To be clear, a “significant purpose” of intelligence community activities that target individuals outside the United States is to detect communications that may provide warning of homeland attacks, including communications between a terrorist overseas and associates in the United States.
That is, one of the main purposes is to collect communications in the United States.
Now I might almost be sympathetic with their point here, if they were at least more honest that that was what they were doing. But then I remember that they wiretapped author Lawrence Wright, and it becomes clear that they’re already going far beyond listening to terrorists speak to associates within the United States.
Then finally, there’s the Mukasey-McConnell response to Feingold’s amendment prohibiting the use of US person information collected improperly. The response to this amendment is so disingenuous that it pays to read the amendment:
(i) IN GENERAL.–If the Court finds that a certification required by subsection (f) does not contain all of the required elements, or that the procedures required by subsections (d) and (e) are not consistent with the requirements of those subsections or the fourth amendment to the Constitution of the United States, the Court shall issue an order directing the Government to, at the Government’s election and to the extent required by the Court’s order–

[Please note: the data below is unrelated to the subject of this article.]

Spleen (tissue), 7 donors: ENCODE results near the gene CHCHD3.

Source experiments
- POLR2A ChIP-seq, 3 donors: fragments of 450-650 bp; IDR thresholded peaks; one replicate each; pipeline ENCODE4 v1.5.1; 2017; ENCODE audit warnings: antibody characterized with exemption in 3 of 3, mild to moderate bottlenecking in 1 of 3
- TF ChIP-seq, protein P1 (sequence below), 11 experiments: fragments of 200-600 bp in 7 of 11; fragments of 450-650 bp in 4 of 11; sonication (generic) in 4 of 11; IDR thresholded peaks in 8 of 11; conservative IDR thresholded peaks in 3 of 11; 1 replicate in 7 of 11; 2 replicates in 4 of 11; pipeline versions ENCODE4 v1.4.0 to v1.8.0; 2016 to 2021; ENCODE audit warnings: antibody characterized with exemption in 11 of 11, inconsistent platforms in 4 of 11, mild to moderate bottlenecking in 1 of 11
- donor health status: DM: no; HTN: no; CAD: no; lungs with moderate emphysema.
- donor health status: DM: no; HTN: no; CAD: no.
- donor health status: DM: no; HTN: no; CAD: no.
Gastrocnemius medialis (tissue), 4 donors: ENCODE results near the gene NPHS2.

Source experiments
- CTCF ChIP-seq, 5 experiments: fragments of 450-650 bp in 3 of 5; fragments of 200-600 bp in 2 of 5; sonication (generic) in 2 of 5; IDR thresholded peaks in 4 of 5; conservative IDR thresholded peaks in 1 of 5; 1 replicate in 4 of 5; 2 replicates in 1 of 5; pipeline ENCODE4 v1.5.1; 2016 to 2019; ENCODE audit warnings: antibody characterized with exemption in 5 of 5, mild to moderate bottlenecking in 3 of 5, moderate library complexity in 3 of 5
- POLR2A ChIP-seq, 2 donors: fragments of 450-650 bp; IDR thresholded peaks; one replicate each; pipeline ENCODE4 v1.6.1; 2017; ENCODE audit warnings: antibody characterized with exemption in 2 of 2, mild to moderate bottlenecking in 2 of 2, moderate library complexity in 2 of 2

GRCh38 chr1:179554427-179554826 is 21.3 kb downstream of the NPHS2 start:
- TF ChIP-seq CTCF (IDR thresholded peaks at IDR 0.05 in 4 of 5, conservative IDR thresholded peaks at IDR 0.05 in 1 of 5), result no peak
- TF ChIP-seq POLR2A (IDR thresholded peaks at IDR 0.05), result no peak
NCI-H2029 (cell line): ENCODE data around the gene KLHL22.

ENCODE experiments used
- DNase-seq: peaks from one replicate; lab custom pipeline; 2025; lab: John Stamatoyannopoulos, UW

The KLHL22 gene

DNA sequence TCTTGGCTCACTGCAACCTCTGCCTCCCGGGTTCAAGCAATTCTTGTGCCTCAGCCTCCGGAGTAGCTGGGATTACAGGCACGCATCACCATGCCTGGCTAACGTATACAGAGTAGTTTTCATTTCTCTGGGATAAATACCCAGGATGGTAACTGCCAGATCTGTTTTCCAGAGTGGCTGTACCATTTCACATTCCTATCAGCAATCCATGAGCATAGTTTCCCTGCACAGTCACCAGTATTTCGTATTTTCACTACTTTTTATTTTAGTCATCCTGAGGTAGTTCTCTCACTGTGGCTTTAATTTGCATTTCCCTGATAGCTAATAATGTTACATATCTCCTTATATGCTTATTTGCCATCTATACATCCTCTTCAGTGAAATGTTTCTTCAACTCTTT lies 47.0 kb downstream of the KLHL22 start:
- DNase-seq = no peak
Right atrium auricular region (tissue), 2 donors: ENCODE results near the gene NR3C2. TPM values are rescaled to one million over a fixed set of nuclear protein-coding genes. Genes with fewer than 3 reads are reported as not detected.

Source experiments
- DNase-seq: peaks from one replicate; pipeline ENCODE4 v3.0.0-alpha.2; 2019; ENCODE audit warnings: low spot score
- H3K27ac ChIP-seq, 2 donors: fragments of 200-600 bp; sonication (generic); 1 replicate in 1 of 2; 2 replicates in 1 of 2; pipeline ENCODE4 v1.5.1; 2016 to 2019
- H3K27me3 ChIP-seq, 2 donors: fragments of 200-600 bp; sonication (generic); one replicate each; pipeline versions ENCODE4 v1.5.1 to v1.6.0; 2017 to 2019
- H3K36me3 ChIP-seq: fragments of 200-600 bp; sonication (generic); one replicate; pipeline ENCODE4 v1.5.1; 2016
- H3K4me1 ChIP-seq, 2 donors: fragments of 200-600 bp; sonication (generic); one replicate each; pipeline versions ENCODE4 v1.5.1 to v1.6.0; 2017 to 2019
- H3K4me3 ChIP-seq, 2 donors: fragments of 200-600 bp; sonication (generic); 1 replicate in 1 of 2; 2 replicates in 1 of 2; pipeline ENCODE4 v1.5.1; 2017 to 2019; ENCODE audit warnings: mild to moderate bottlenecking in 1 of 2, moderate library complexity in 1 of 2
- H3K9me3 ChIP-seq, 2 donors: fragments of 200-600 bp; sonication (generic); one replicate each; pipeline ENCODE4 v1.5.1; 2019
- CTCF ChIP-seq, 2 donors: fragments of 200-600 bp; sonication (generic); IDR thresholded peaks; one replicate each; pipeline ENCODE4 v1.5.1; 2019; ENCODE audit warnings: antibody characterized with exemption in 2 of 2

“(I) correct any deficiency identified by the Court’s order not later than 30 days after the date the Court issues the order; or
“(II) cease the acquisition authorized under subsection (a).
“(ii) LIMITATION ON USE OF INFORMATION.–
“(I) IN GENERAL.–Except as provided in subclause (II), no information obtained or evidence derived from an acquisition under clause (i)(I) concerning any United States person shall be received in evidence or otherwise disclosed in any trial, hearing, or other proceeding in or before any court, grand jury, department, office, agency, regulatory body, legislative committee, or other authority of the United States, a State, or political subdivision thereof, and no information concerning any United States person acquired from such acquisition shall subsequently be used or disclosed in any other manner by Federal officers or employees without the consent of such person, except with the approval of the Attorney General if the information indicates a threat of death or serious bodily harm to any person.